A collection of valid points of view
1.The Island Editorial says
2. Further Analysis by Nalliah Thayabharan
3 More observations by Christie
4. Some more observations by Nimal
5. A Possible Solution by NeelaMahaYoda
The Island Editorial says;
“Opposition presidential candidate Maithripala Sirisena claims that the government leaders’ corrupt deals have resulted in massive cost overrides in road construction projects among other things. He has also made several other allegations of corruption against his former political masters. UPFA MP Prof. Rajiva Wijesinha, who broke ranks with the government, has recently told this newspaper, in an interview, that Sirisena once, in a conversation with him, criticized ‘corrupt road construction deals’ while the latter was still part of the incumbent administration. So, the question is why Sirisena did not take up the issue of corruption at Cabinet meetings. He would have remained mum if he had succeeded in securing the post of prime minister.
Similarly, the government is accusing Sirisena and his family members of various rackets ranging from hoarding paddy, illegal sand mining and logging and, above all, having abused political power to open the sluice gates of a reservoir in Polonnaruwa to prevent a family hotel in its reservation being submerged during rains thus creating water shortages in the areas for the past so many years. Why didn’t those who are making these allegations take any action while Sirisena was in the government?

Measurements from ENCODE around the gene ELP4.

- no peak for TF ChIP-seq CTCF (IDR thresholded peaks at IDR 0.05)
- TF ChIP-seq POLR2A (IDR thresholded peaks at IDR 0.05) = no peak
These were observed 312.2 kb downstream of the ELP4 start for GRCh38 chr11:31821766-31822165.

Strangely, those who make themselves out to be paragons of virtue by accusing others of corruption don’t want their claims investigated. They only use allegations of corruption as a political weapon against their rivals. They only promise to appoint special commissions for that purpose! In 1994, CBK promised to investigate the plunder of state resources under governments since 1977 and confiscate the illegally acquired wealth of the UNP politicians. But, after being ensconced in power, instead of carrying out that pledge, her government with the help of Opposition MPs from the UNP and the JVP stripped the Commission to Investigate Allegations of Bribery or Corruption (CIABOC) of powers to initiate inquiries without waiting for formal complaints.
We are reminded of a pithy slogan that the JVP once coined to condemn both the SLFP and the UNP for their corruption and abuse of power—unuth ekai, munuth ekai, which roughly put into English means ‘there is no difference between both of them’. The JHU changed the slogan to ‘unuth ekai, munuth eka, thopith ekai—‘all three parties [the UNP, the SLP and the JVP] are the same’. And, frustrated voters who know all politicians for what they really are may say: thopi okkoma ekai—all of you are the same!”
Further Analysis by Nalliah Thayabharan
The reality is that the governing politicians and the officials in the government are two entirely different sections. There are two different mechanisms works. one is politics and other one is governance. the system to be there to do the governance. we can’t blame just the politicians for corruption. the government officials in the system are the very much corrupted too.
Corruption today continues to take a great toll on our societies, and threatens to exacerbate wider challenges that our societies face – may these be poverty, inequality of income, the environment, delivering public services to all citizens or maintaining peace and stability.